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China, Iraq, Offsets

Dated: 29 Sep 2014
Posted by Christine Chan
Category: International
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China: Pro-democracy demonstrations in Hong Kong grew over the weekend as last week’s student protesters were joined by thousands of pro-democracy Hong Kong residents. Clashes erupted between protesters and police as the police used pepper spray, tear gas, and batons in attempts to disperse the crowds. Rallies continued to expand on Monday after riot police withdrew, having failed to break up the demonstrations.

Iraq: U.S.-led airstrikes continued (BBC) in both Syria and Iraq over the weekend. According to the UK-based Syrian Observatory for Human Rights, Syria’s biggest gas plant, a grain silo, and a storage container were hit, while Iraqi forces claim to have stopped the advance of ISIS militants in a key strategic town near Baghdad thanks to renewed airstrikes.

Offsets: Lockheed Martin Corp said it will buy a European-built military communications satellite for South Korea as part of a $7 billion deal to supply Seoul with 40 F-35 fighter jets, in what industry observers call among the most unusual ‘offset’ agreements ever to accompany a major arms sale. Lockheed, which builds its own satellites, declined to detail the cost of the new satellite or name its manufacturer, but said the spacecraft would provide a ‘state-of-the-art’ system that met South Korea’s military requirements.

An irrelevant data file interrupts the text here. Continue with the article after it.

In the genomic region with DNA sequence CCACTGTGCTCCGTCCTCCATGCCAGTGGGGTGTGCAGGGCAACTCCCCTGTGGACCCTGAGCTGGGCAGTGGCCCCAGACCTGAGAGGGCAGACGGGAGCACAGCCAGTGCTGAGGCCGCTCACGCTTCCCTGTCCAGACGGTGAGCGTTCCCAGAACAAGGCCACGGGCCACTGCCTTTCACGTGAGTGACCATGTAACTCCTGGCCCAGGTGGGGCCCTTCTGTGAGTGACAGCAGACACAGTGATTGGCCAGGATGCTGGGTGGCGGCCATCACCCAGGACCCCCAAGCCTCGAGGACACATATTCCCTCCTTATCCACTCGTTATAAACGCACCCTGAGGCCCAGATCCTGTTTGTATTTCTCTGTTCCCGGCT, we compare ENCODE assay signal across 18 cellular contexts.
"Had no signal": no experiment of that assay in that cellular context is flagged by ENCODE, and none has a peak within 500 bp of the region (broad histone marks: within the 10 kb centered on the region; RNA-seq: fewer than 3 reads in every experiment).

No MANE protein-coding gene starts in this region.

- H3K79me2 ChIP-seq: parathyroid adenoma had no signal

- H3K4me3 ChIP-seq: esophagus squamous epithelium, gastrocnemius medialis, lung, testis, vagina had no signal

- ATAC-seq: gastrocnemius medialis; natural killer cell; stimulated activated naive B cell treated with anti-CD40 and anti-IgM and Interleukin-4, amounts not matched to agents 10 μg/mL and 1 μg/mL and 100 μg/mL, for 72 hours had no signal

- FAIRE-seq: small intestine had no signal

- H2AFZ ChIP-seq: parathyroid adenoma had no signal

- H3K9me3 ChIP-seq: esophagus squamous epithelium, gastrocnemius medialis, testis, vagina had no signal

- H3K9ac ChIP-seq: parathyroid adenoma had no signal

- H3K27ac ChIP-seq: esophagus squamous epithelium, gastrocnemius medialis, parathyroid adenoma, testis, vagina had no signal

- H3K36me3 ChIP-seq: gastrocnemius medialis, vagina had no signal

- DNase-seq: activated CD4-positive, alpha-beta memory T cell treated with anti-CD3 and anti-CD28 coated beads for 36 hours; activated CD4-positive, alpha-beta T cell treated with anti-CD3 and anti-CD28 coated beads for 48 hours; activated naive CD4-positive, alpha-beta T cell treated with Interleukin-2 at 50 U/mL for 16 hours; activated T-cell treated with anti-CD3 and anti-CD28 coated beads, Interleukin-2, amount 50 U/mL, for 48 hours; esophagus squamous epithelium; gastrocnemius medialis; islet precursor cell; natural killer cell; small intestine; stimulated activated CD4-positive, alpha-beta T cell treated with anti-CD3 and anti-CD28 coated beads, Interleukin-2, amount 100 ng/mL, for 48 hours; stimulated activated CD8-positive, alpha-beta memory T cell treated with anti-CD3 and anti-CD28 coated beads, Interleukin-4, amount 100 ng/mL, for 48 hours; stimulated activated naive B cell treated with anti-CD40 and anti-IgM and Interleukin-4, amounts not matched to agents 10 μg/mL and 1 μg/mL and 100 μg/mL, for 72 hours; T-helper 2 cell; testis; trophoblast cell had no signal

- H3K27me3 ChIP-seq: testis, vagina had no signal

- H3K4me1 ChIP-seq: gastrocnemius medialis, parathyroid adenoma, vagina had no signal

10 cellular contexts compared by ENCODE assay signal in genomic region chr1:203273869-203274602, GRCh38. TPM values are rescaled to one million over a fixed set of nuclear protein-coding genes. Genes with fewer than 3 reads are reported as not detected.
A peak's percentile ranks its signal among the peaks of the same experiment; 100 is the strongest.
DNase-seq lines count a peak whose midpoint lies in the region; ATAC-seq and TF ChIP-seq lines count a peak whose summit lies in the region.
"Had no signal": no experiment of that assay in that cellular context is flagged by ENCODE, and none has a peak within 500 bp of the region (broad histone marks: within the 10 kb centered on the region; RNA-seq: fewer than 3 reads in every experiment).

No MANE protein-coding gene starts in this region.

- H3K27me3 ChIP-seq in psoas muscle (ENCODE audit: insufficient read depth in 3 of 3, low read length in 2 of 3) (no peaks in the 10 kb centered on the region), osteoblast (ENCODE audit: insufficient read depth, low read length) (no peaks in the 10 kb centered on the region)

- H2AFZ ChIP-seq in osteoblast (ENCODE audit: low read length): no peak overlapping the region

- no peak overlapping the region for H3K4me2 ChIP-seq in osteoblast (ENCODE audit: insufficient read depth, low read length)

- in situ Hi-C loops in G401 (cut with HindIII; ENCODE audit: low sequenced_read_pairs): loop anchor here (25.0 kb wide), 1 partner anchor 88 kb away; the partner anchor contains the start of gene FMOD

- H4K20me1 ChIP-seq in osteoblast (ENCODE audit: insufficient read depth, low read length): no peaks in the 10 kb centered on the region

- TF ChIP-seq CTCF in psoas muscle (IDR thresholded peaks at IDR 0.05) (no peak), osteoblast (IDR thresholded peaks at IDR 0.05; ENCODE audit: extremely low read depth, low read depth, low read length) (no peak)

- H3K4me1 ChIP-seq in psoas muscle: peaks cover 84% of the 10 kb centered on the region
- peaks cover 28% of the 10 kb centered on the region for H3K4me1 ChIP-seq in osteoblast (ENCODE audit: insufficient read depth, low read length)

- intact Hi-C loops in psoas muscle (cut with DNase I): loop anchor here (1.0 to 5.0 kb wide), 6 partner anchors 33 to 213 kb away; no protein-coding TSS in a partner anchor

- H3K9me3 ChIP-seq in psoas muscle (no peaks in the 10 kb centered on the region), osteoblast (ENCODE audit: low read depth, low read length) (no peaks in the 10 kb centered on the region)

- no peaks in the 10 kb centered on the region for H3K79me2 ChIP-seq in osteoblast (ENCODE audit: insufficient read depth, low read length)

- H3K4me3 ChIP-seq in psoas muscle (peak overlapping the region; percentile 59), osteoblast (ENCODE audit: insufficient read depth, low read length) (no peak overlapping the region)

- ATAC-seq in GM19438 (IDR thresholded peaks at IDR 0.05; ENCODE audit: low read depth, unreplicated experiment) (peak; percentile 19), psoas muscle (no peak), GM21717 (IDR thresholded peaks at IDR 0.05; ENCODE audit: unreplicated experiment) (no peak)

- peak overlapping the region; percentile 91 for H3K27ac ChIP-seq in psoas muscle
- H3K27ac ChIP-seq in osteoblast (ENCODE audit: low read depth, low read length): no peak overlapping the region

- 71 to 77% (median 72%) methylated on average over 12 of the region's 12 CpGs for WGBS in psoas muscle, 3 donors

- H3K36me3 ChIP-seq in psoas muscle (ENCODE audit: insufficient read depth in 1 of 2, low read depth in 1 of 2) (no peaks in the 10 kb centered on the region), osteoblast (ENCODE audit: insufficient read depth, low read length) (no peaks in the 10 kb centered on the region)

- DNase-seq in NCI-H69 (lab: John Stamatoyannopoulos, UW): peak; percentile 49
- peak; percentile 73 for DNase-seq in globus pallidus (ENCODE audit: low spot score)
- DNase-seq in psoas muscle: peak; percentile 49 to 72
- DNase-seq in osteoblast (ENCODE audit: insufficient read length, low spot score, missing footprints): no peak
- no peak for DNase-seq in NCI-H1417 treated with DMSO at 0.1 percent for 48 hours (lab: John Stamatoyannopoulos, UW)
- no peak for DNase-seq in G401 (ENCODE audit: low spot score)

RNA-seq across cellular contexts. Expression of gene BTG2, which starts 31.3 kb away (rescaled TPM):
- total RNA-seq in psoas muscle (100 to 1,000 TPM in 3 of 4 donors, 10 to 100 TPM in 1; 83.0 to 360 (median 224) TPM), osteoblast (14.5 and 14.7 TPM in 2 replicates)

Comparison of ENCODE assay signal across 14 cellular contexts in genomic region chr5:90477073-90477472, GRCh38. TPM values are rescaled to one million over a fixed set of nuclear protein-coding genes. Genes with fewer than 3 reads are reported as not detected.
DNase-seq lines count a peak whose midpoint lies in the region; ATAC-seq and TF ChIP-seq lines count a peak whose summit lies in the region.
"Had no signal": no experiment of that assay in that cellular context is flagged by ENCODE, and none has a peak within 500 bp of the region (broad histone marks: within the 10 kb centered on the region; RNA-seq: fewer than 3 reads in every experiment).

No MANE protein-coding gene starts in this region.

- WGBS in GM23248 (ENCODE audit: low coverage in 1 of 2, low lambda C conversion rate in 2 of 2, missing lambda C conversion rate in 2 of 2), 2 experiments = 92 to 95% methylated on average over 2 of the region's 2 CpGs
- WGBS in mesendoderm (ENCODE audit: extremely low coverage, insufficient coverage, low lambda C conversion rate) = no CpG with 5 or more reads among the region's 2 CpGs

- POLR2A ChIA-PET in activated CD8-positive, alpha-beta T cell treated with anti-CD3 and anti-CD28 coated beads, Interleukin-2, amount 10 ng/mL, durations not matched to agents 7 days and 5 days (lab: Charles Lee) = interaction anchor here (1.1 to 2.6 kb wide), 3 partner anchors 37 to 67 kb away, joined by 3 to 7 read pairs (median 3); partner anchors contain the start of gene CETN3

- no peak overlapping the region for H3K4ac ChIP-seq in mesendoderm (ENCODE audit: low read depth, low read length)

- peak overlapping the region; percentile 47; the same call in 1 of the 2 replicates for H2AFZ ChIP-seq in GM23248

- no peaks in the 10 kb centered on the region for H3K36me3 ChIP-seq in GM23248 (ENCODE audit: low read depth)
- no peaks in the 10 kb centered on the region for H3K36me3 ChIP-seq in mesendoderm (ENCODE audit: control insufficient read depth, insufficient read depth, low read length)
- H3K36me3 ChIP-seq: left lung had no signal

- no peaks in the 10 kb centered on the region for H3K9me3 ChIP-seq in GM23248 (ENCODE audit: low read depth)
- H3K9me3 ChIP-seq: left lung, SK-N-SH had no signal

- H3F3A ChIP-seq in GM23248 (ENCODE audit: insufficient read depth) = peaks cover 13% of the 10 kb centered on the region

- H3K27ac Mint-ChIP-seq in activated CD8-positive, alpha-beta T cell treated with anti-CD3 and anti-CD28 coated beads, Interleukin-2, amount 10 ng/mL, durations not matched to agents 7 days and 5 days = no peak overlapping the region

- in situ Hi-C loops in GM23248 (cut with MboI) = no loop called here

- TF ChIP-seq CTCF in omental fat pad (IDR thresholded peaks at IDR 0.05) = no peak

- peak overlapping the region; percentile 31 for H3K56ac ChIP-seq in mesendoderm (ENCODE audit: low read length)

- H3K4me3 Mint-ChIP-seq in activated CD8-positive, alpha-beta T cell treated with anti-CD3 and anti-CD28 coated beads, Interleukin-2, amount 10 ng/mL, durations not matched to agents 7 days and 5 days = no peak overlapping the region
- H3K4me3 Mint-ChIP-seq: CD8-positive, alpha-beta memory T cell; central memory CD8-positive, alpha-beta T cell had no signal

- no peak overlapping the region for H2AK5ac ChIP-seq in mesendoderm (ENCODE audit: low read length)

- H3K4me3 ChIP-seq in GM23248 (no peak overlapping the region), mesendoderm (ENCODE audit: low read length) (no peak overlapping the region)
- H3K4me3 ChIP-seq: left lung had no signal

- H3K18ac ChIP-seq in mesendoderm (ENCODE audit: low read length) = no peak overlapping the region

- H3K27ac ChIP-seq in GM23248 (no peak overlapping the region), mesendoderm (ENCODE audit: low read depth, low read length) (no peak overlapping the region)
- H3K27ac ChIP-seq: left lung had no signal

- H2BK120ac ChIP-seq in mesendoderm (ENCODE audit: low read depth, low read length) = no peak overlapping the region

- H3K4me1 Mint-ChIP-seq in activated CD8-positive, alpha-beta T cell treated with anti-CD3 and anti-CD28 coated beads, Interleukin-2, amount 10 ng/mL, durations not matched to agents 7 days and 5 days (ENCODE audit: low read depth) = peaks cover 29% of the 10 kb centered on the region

Boeing, Robotic Cheetah, France

Dated: 19 Sep 2014
Posted by Christine Chan
Category: Business Model, International, Security, Technology
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Boeing: The head of Boeing’s defense unit, Chris Chadwick, is preparing a road map that would concede the fighter market to Lockheed and pin the business’s future on other aircraft, including military versions of its commercial jetliners. With defense revenues down from 56% in 2003, to 38% in 2013, the company is at a crossroads, sitting between their legacy portfolio, and a reshaping portfolio.  Boeing Chief Executive Jim McNerney told investors in July that keeping defense and space revenue around $30 billion a year requires replacing the lost fighter revenue by winning contracts such as a new long-range strike bomber, a proposed Air Force trainer jet and the Navy’s UCLASS carrier-based drone program.  Additionally there is a drive to build more software products, emulating the technology industry’s effort to balance sales of hardware.

Robotic Cheetah: MIT researchers have developed an algorithm for bounding that they’ve successfully implemented in a robotic cheetah — a sleek, four-legged assemblage of gears, batteries, and electric motors that weighs about as much as its feline counterpart. While a bit slower, in experiments on an indoor track, the robot sprinted up to 10 mph, even continuing to run after clearing a hurdle. The MIT researchers estimate that the current version of the robot may eventually reach speeds of up to 30 mph.

France: French President François Hollande announced that the country’s first airstrikes in Iraq destroyed an ISIS logistics center on Friday morning. The French airstrikes are the first addition to U.S. military action in Iraq against ISIS.  Meanwhile, the United Kingdom said it would help arm Kurdish forces, support the Iraqi government, keep supplying humanitarian help and coordinate with the United Nations to battle ISIS.